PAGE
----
skxllflower: Honestly, within wave, I don’t really have any specific influences. Most of my influence comes from all the other records I’ve been bumping throughout my time, tons of older garage tunes and dubstep tunes.
The wave tunes I’ve done so far honestly come from what’s probably a general misunderstanding of the genre. I wanted to approach these wave tunes from an outsider perspective, unsure of the exact nuances of the genre and the style. I think that’s far more interesting, like trying to write a tune without hearing it, or painting a style you’ve only read about. You get really interesting results that way, in my opinion.
AM: If “distance2” is what you get from experimenting, then I think you’re definitely doing something right! On a somewhat related note, what was it like working with Sublab on your April collaboration, “Eclipse”?
skxllflower: It was awesome! I’ve known Sublab for years; we used to trade samples with each other back around 2016-2017 and we reconnected again this year. I started the initial demo to send to him, and he loved the melody and bassline and swapped out the sounds and wrote new drums; we ended up passing stems back and forth a few times, and I got all the visual stuff made up.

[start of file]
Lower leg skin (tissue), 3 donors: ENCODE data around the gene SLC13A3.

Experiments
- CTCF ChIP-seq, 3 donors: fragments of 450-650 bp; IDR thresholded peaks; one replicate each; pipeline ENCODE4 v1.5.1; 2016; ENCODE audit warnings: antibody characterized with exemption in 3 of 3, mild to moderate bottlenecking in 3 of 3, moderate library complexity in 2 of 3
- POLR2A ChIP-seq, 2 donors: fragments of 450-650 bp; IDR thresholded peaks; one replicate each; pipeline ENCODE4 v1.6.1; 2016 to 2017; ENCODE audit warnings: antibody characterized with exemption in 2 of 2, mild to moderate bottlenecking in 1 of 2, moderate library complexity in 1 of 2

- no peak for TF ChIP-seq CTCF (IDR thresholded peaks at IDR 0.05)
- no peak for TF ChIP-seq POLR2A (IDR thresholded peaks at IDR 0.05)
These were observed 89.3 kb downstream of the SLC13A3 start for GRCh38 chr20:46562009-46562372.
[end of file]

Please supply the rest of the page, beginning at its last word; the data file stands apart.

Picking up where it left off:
skxllflower: We popped the tune out pretty quick honestly; it just kinda spurred to life with just a little push. We were both very happy with the end result, so we decided to get it out while it was still hot. We’re hoping to do some more tunes together in the future. I just gotta find the right wip to send over for another one!
AM: You have a pretty established aesthetic–lots of cool, glitchy graphics. From my understanding, you make them all yourself. Would you be open to elaborating a bit on this process? Is it just a bunch of cool filters you apply, or something more involved?
skxllflower: For sure! I think the visual aspect of this project is just as important to me as the tunes themselves.